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'Tea party' nonprofits rarely endorsed political candidates

Groups using buzzword targeted by IRS for enhanced scrutiny

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Tea party groups and other conservative nonprofits at the heart of a scandal rocking the Internal Revenue Service have, of late, largely avoided electoral politics, according to a Center for Public Integrity review of Federal Election Commission filings.

About five dozen groups with the buzzwords “tea party,” “patriot” and “9/12” in their names have been officially recognized by the IRS as "social welfare" nonprofits under Section 501(c)(4) of U.S. tax code. There are about 90,000 such organizations.

But only two of the buzzword groups reported overtly advocating for or against political candidates during 2012, or even mentioning political candidates in broadcast advertisements immediately before primary or general elections.

And one of those is, in fact, unabashedly liberal.

Both groups, which use a version of "patriot" in their names, offer contrasting perspectives into the nebulous world of politically active nonprofits.

One of these is Patriotic Veterans, Inc, a Chicago-based organization launched in 2008. Conservative political consultant Paul Caprio serves as its president.

Patriotic Veterans told the FEC that it spent $86,700 on radio ads that mentioned Sen. Bob Casey, D-Pa., and Republican House candidate Adam Kinzinger of Illinois ahead of during the 2012 election.

IRS records show automated phone calls have also been a regular expense of the group.

In 2004, Caprio worked with John O’Neill, co-author of the controversial book Unfit for Command, to design a voter-contact program aimed at veterans highlighting Democratic presidential nominee John Kerry’s “true record of service in Vietnam,” according to Caprio’s online biography.

An archived version of the group’s now-defunct website says its mission is “to inform voters of the positions taken by candidates and office holders on issues of interest to veterans.”

Only one other 501(c)(4) “patriot”-named nonprofit reported spending to the FEC during the 2012 election cycle: a liberal-aligned group called Patriot Majority USA.

Ahead of the 2012 election, Patriot Majority USA reported spending about $7.5 million to the FEC on political advertisements, most of them highly critical of Republicans.

Based in Washington, D.C., Patriot Majority USA was established in March 2011, after being spun-off from another operation.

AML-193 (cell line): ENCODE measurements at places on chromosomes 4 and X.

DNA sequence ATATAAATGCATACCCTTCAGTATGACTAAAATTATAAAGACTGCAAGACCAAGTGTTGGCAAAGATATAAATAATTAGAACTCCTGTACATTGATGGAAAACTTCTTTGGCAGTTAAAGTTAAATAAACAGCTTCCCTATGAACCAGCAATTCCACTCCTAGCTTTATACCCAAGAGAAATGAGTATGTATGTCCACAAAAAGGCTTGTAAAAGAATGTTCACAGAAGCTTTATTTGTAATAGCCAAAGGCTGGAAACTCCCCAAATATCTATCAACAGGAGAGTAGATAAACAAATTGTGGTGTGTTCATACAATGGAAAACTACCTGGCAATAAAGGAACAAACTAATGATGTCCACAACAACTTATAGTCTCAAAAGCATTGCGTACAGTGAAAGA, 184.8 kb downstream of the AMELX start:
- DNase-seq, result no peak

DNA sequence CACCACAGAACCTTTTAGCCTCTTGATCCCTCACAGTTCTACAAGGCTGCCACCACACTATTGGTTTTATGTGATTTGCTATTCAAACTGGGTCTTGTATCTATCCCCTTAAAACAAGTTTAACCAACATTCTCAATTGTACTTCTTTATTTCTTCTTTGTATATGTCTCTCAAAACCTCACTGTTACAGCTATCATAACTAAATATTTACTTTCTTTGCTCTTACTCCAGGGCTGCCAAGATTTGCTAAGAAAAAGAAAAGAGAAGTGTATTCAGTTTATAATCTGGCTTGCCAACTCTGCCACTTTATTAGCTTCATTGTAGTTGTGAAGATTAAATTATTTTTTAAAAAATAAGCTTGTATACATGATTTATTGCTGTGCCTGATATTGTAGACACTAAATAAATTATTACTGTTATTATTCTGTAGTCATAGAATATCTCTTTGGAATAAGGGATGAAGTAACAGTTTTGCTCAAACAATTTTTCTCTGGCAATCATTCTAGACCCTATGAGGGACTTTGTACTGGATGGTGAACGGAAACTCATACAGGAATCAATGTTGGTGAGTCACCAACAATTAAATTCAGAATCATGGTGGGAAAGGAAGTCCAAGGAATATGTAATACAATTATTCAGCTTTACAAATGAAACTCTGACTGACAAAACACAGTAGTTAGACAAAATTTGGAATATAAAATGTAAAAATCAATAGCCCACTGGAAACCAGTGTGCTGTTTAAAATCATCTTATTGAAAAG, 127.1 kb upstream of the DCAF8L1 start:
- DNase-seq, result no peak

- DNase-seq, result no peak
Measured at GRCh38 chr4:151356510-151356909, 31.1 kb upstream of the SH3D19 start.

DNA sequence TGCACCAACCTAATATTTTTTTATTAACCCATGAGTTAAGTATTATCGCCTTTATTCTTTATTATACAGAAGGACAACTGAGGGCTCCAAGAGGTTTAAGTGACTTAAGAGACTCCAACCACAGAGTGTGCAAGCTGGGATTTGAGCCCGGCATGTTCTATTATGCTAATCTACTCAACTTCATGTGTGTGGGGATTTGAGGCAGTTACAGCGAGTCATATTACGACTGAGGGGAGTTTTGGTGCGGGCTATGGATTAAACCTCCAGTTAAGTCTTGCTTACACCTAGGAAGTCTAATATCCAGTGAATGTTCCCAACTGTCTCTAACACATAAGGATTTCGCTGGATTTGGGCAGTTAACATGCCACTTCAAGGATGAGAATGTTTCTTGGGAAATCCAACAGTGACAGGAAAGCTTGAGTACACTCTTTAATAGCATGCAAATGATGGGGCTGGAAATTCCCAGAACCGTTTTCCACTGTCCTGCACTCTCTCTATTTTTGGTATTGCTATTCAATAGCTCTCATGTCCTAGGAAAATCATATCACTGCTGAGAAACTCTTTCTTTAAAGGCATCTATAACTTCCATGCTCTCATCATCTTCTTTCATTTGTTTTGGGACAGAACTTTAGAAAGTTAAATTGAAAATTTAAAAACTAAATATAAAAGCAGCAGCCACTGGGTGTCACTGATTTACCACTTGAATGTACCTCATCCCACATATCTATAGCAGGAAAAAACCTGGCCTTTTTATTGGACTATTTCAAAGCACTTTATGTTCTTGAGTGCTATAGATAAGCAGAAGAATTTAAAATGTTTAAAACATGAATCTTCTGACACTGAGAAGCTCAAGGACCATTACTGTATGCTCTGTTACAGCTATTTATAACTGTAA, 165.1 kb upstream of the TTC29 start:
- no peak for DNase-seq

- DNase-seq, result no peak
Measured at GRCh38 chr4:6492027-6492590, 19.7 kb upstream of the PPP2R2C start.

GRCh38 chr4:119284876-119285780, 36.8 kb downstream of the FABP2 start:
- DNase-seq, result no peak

The nonprofit is headed by strategist Craig Varoga, who has advised numerous Democratic candidates, including Maryland Gov. Martin O’Malley and Kentucky Gov. Steve Beshear. In 2010, political committees that were part of the Patriot Majority network spent millions on behalf of Senate Majority Leader Harry Reid, D-Nev., who won a contentious re-election battle that year.

A 2011 filing with the IRS describes the nonprofit’s primary purpose as seeking to “encourage a discussion of economic issues in the United States in order to make America stronger and promote our country’s future economic prosperity.”

When it applied for tax-exempt status, the group told the IRS that its political spending would not exceed 40 percent of its annual budget, according to documents obtained by the Center for Responsive Politics.

Patriot Majority USA has never publicly reported any of its funders.

When the FEC asked about the lack of information about donors, Patriot Majority USA’s counsel Ezra Reese said that the group, as a matter of policy, “does not accept contributions earmarked for a specific political purpose.”

Federal law only requires nonprofit groups to disclose the names of donors who earmark contributions for political advertisements — something donors rarely do.

Meanwhile, political committees — including super PACs, which, like nonprofits, are allowed to accept donations of unlimited size — are required to reveal all donors who give more than $200.

Neither Varoga nor Caprio responded to requests for comment.

Faced with an onslaught of new applications by organizations seeking tax-exempt status under Section 501(c)(4) of the U.S. tax code, IRS employees in 2010 developed a shorthand for cases they thought might merit additional scrutiny.

If words such as appeared in groups’ names, applications were flagged as potential political cases, according to a report released Tuesday by the Treasury Inspector General for Tax Administration.

The rules for who can fund social welfare nonprofits’ political advocacy have been loosened in the wake of the U.S. Supreme Court’s 2010 Citizens United v. Federal Election Commission ruling.

While 501(c)(4) nonprofits cannot primarily be in the business of influencing elections, they are legally allowed to call for the election or defeat of candidates. When they do, they must disclose their expenditures to the FEC — just as individuals, labor unions, business associations and corporations do.

They must also report expenditures related to ads that mention politicians shortly before an election, even if they fall short of explicitly advocating for their support or defeat.

Social welfare nonprofits — such as Crossroads Grassroots Policy Strategies, which was co-founded by Republican strategist Karl Rove — spent hundreds of millions of dollars ahead of the 2012 election.

The inspector general’s report concluded that despite the use of “inappropriate criteria,” the IRS was “not politically biased” in its assessment of nonprofits’ applications.

In recent days, the agency’s actions have received bipartisan condemnation, and IRS Acting Commissioner Steven Miller resigned Wednesday.

Ben Wieder contributed to this report.